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Thread: UTF-8 with HTML5

  1. #11
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    So it's just shades gray or perhaps a bit more as to the argument. We basically agree.

    I was under the impression though that the meaning of a word, unlike fiancée/fiancee, could change. My spellchecker BTW flags the latter as misspelled.

    As to the technical side, I don't think I know any more than you do. I just know that the people I was dealing with couldn't seem to get their characters on the screen in the browser without UTF-16.
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    I was under the impression though that the meaning of a word, unlike fiancée/fiancee, could change. My spellchecker BTW flags the latter as misspelled.
    Mine too. But in the case of diacritics (not Chinese characters), that's what it would be like-- misspelling because a mark is missing. And in the case of fiancée, it's a bit pretentious to spell it that way, directly borrowing from French. It's debatable whether that's "English" or not. I'd usually just write Fiancee, probably out of laziness more than anything. Regardless, even in French, they could read the word without that diacritic, but it would look a little off.
    I don't know much about Hebrew specifically, but Arabic has many many special characters that are almost never used but represent very specific things such as in the Qur'an. I'd suspect that you might have been working on a site related to the Hebrew Bible for that reason. Modern Hebrew doesn't, I don't think, require too much that is special. Like Arabic, it shouldn't be too hard to encode. (It's phonetic, nothing like Chinese characters).


    Yeah, I think we've reached a point of clarity.

    This is interesting for me though. I'm very interested in encoding these languages. And I know a lot about the languages themselves, but I don't know too much about the details of encoding them except that Unicode (unlike basically everything else) just seems to work.
    I'm building a language learning website intended to have text in any language potentially, so it's worth knowing if I need to move to UTF-16. I might.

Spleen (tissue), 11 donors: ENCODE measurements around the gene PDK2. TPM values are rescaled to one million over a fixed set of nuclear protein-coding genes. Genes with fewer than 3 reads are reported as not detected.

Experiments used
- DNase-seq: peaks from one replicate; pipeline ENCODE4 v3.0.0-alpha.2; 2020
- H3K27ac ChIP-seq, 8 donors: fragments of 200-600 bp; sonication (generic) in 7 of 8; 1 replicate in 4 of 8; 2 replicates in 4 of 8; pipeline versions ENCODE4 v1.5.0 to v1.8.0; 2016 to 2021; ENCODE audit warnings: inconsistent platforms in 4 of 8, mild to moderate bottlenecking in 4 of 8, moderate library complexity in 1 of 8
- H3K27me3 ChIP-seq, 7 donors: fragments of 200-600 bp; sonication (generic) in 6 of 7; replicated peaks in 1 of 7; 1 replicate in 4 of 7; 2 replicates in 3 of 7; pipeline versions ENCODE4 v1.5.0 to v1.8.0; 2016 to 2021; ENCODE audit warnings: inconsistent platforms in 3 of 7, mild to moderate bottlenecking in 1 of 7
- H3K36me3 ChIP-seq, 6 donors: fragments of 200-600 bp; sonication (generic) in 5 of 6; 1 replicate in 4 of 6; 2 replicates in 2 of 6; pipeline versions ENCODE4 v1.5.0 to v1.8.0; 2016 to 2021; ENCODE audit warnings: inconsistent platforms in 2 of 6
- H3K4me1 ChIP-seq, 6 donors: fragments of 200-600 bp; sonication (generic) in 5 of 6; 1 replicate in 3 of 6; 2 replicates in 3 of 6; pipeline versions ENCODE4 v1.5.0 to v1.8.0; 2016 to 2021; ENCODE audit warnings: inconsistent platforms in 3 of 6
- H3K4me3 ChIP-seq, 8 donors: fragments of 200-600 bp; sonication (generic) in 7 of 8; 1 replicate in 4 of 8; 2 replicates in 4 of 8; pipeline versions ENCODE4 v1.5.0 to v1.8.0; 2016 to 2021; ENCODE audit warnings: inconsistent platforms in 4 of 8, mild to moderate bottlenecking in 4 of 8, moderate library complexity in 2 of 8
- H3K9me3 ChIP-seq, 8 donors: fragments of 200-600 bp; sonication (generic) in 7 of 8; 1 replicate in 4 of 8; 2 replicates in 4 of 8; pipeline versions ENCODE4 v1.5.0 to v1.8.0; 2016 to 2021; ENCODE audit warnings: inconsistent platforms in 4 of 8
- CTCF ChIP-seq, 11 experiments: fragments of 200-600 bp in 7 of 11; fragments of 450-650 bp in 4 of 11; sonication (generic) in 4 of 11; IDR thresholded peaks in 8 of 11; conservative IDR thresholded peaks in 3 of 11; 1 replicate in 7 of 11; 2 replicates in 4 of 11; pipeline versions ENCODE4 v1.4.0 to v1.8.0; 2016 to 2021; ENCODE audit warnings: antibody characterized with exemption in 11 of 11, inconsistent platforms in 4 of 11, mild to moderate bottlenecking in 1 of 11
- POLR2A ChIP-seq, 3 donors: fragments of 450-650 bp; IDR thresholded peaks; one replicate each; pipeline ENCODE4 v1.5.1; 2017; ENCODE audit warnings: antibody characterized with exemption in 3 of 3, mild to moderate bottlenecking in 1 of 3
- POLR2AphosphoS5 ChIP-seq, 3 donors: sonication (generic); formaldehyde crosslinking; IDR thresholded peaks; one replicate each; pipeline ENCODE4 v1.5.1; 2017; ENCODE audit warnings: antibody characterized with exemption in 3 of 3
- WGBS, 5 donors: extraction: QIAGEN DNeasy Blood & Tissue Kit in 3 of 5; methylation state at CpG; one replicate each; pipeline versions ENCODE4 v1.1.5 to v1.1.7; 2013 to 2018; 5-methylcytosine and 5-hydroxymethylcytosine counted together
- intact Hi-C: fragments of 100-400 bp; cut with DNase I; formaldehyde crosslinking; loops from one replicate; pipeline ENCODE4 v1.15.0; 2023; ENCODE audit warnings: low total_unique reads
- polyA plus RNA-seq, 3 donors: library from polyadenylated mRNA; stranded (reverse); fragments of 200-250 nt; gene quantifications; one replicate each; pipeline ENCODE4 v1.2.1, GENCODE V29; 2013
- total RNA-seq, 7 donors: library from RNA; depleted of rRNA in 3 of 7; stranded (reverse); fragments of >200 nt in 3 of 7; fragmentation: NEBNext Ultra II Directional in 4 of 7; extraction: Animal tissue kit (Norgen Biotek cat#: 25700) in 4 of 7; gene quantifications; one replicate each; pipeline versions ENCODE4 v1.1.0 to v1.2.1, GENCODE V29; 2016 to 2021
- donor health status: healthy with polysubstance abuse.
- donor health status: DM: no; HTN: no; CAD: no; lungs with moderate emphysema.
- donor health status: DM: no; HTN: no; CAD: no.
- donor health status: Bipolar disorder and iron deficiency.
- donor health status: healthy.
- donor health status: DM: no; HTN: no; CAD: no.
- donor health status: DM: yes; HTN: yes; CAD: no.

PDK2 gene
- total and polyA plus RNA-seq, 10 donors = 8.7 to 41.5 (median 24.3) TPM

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    Quote Originally Posted by djr33 View Post
    it's worth knowing if I need to move to UTF-16.
    This, this, this, and this are all encoded in UTF-8, so I would assume that using UTF-8 wouldn't cause problems for Unicode support.

    Relevant:
    http://en.wikipedia.org/wiki/Compari...code_encodings
    http://en.wikipedia.org/wiki/UTF-8#A..._disadvantages
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    I'm seeing what look like garbage characters in the second 'this':

    https://meta.wikimedia.org/wiki/List_of_Wikipedias

    Словѣ́ньскъ / ⰔⰎⰑⰂⰡⰐⰠⰔⰍⰟ (cu) · Deutsch
    BTW, what you were saying about this forum, it's encoded as ISO-8859-1 (windows-1252). So some chars are not supported.
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    John, the characters you can't see are probably because you don't have any fonts that support them. Very few people have support for all unicode characters (there's no need).
    Over the past couple years I've started accumulating fonts that support many of them, but I'm far from all of them. Oriya (an Indic language) was one of the hardest to find I remember, and not included in any other more general fonts, but it's also not very useful for most of the world, but of course important for anyone who wants to use Oriya.
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    I think that might be part of the point. Perhaps in UTF-16 it could show the literal character. I've no idea of that. But if it's true, one could see the appeal from the page's author's point of view.
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    Quote Originally Posted by jscheuer1 View Post
    I'm seeing what look like garbage characters in the second 'this'
    This doesn't seem to be an encoding-related problem, but a browser issue.

    Though it, at first glance, seems to me to be a font problem, I had three fonts installed that support the Glagolitic Unicode block (MPH 2B Damase, TITUS Cyberbit Basic, and Dilyana), and it appeared the same way for me, as well.

    Browsers (I tested in Firefox alpha and Chrome) don't seem to be automatically selecting a font for that block, as they do for other blocks.

    From a web development point of view, a solution for that would be embedding a font supporting that Unicode block via the @font-face CSS property, and calling it on span tags around characters in that block.

    The Old Church Slavonic Wikipedia is also encoded in UTF-8, and I see this:


    The span containing that has a style="font-family: Vikidemia, TITUS Cyberbit Basic, Bukyvede, Ja, Unicode5;" on it*, explicitly telling the browser what fonts to look for that may support the Glagolitic block.

    Not that supporting Old Church Slavonic is all that useful, anyway...

    * Yes, I know that that there should be single quotes around the TITUS Cyberbit Basic, but that's how it was in the source.

    Quote Originally Posted by jscheuer1 View Post
    BTW, what you were saying about this forum, it's encoded as ISO-8859-1 (windows-1252). So some chars are not supported.
    I've come to the point where I automatically assume that everything supports Unicode.

    Windows-1252 and ISO 8859-1 are different BTW; confusion there arose by the ignorance of someone at the W3C.
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